Redundant Public-Private Enforcement
Redundancy is a four-letter word. According to courts and scholars, redundant litigation is costly, unfair, and confounding. Modern civil procedure has a (nearly) maximalist preference for centralization, and various rules seek to limit duplicative suits within and across court systems. This seemingly dominant view stands in marked contrast to the reality of the modern regulatory state. Redundant public-private enforcement, in which public and private actors have overlapping authority to enforce the law, is ubiquitous. Redundant enforcement also is noticeably underrepresented in the substantial literature on
private and public enforcement, which typically treats government agencies and private attorneys general as substitutes rather than complements.
This Article seeks to fill these gaps. It begins with a survey of the myriad forms of redundant enforcement in U.S. law, and then turns to a defense of redundant public-private enforcement. Scholars of engineering and public administration have built up a powerful literature on the potential uses of redundancy, and this Article applies those insights to overlapping public and private enforcement in U.S. law. Drawing on those literatures, this Article derives principles of redundant enforcement that account for the diversity of agents and the potential for strategic behavior. It argues that redundancy may be an effective response to errors, resource constraints, information problems, and agency costs, if redundant-enforcement regimes harness multiple diverse agents and are tailored to the relevant regulatory environment. Specifically, if the lawmaker worries that public or private agents are missing good cases, redundant authority may help to reduce errors, increase resources, aggregate information, and improve monitoring—though permitting duplicative suits may undercut these gains. Meanwhile, if the lawmaker is concerned about under-enforcing settlements or judgments, symmetrically non-preclusive redundant litigation may be a valuable tool—though damages should offset to avoid multiple punishments, and procedural rules should maintain incentives and allocate cases.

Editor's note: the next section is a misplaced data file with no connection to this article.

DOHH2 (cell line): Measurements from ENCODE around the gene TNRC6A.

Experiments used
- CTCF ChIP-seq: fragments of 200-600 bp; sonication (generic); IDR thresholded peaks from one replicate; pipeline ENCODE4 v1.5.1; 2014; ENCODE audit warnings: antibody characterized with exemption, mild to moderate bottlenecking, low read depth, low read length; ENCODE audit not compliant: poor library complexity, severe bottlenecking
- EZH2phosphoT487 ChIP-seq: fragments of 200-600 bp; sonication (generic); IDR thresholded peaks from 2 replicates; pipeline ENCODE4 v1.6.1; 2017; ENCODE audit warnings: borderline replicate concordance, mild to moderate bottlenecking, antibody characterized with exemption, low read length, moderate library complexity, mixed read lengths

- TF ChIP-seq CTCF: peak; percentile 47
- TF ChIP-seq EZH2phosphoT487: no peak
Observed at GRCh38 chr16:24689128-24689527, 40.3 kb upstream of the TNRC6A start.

Assistant Professor of Law, Cornell Law School. I am grateful to Daniel Abebe, Janet Alexander, Douglas Baird, Stephen Burbank, Anthony Casey, Josh Chafetz, Adam Chilton, Kevin Clermont, Scott Dodson, William Hubbard, Aziz Huq, Lee Fennell, Todd Henderson, Margaret Lemos, Richard Marcus, Jonathan Masur, Jennifer Nou, Jeff Rachlinski, Judith Resnik, Kevin Stack, Nicholas Stephanopoulos, Lior Strahilevitz, and Tobias Barrington Wolff, as well as the participants in the Civil Procedure Workshop, the New Voices in Civil Justice Workshop, and the Junior Federal Courts Workshop. All errors are mine.